You’ve all heard that Harlem is returning, at least in temporary form. The band is reuniting, and doing a bit of touring…starting with a show this Saturday at Hotel Vegas…then they go off to Australia. So, in effort to be their best, the band have been practicing non-stop, trying to guarantee good times and good vibes. Luckily, they managed to lay down a new track too…so give it a go right here! Hope you realize it’s a cover of Lana Del Rey’s “Cola.”
Cat Power, or rather, the woman behind the moniker, Charlyn Marie Marshall, is essentially a staple in a great deal of self-professed indie music fans. Since as early as 1995, Cat Power has been releasing albums, though the success of Marshall has been debated over the years, as her live performances showed signs of her degradation from problems with alcohol. That was back in ’06; in ’08 Jukebox surfaced and showed signs of revival, though far from a knockout record. Now it is 2012…has this front woman and backing band put the “power” back in their name?
Starting things off on a wonderfully groovy note, “Cherokee” opens on a bubbly note. Simmering in its slow, rolling drumbeat and its angled guitars, it slowly builds, layering sounds so that you focus on Marshall’s purr of vocals, whose transfixing, yet subtle elements blow other female vocalists (i.e. Lana Del Ray) out of the water. The tone of the track is kept pretty mellow throughout due to the steady percussion, but the vocals push it further and further, each chorus swelling. Marshall spits her words out quickly, relying on assonance to aid her in the flow of the lyrics and you’ll be singing along with her, joining in on the chill and yet stimulating opener. Akin to that hiss you hear when you twist the cap on an ice-cold soda, “Cherokee” is a sure sign of good things to come.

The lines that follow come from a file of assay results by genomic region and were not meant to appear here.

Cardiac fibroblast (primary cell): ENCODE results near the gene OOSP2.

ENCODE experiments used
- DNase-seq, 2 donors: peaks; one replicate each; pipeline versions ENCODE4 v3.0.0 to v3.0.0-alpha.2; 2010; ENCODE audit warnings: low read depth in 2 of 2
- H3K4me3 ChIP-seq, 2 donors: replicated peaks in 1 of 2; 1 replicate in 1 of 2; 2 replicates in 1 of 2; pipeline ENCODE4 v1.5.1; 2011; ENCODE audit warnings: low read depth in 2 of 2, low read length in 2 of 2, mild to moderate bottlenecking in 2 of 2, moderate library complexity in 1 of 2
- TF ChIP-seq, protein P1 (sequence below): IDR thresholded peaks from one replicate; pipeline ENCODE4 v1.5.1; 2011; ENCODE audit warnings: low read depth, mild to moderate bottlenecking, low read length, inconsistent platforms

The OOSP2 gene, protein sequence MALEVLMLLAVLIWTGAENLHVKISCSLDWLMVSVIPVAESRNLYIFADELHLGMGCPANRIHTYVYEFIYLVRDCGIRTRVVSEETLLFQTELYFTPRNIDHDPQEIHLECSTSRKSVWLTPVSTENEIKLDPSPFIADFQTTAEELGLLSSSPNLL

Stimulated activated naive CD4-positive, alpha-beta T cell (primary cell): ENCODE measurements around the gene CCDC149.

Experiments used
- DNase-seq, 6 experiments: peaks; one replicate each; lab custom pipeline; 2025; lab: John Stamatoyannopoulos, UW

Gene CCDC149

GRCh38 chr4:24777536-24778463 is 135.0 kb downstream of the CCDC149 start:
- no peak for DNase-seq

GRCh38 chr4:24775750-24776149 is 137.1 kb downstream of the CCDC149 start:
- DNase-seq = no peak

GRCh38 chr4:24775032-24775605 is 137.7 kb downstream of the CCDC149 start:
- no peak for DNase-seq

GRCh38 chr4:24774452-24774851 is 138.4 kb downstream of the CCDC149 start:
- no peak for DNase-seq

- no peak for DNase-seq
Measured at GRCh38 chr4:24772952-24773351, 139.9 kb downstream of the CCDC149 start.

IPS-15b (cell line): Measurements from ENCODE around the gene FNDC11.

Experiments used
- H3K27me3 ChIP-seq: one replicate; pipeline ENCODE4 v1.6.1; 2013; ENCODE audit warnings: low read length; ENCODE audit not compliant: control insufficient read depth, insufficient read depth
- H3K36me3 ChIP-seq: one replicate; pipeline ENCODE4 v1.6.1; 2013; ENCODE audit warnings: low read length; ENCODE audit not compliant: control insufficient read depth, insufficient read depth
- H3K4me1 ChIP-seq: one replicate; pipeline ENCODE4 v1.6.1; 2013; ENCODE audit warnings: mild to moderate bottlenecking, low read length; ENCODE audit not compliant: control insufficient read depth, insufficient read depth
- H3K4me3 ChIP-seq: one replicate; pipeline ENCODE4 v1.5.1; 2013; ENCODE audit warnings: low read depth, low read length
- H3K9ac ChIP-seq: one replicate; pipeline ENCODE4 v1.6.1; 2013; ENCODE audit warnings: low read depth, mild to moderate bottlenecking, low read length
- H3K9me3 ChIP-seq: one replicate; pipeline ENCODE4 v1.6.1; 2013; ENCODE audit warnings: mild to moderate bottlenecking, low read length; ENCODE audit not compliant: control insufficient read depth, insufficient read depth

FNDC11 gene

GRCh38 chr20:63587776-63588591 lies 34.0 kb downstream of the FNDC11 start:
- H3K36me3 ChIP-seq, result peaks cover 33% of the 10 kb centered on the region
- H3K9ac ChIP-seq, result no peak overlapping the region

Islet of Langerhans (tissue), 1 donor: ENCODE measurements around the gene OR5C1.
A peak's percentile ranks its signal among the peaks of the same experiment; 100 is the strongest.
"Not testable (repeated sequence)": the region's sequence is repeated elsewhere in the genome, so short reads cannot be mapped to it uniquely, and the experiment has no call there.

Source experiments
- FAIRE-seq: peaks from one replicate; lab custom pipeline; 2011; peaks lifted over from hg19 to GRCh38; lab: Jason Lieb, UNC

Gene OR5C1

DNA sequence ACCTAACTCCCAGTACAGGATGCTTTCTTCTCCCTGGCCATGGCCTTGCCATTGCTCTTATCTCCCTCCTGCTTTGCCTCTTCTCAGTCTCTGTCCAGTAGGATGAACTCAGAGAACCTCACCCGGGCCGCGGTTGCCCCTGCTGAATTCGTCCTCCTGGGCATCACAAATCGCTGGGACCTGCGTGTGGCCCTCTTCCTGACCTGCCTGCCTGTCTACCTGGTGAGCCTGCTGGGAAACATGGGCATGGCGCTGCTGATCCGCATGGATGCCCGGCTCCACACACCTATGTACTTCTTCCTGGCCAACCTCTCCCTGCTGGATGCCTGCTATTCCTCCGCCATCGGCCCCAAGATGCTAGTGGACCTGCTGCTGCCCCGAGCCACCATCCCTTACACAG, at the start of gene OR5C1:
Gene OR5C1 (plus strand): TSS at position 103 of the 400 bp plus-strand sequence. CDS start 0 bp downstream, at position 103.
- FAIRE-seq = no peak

A similarly catchy number that follows a song later is “Ruin,” on which the fluidity is still present, but the song comes across with more a pop sound due to piano sounds, and a more casual approach to the percussive elements. The instruments all bleed into one another, and yet have their place at some point at center stage in the song, which is owed to the tone that the group has established early on in the album. As the album progresses, Cat Power hits you back to back to back with effortless, yet stylistically complex tracks that allow for total immersion in the music a quality that felt a little lost on past efforts.
So the answer to the question aforementioned is yes—Marshall is on point in her songwriting and the instrumentation on Sun enhances the seductive, but never lewd, prowess of such a front woman. Fans of Cat Power will rejoice, while newcomers will find another artist to enjoy; it’s a solid enough of an album to induce interest in the entirety of the songs created by this band, which is what any already established band can hope for.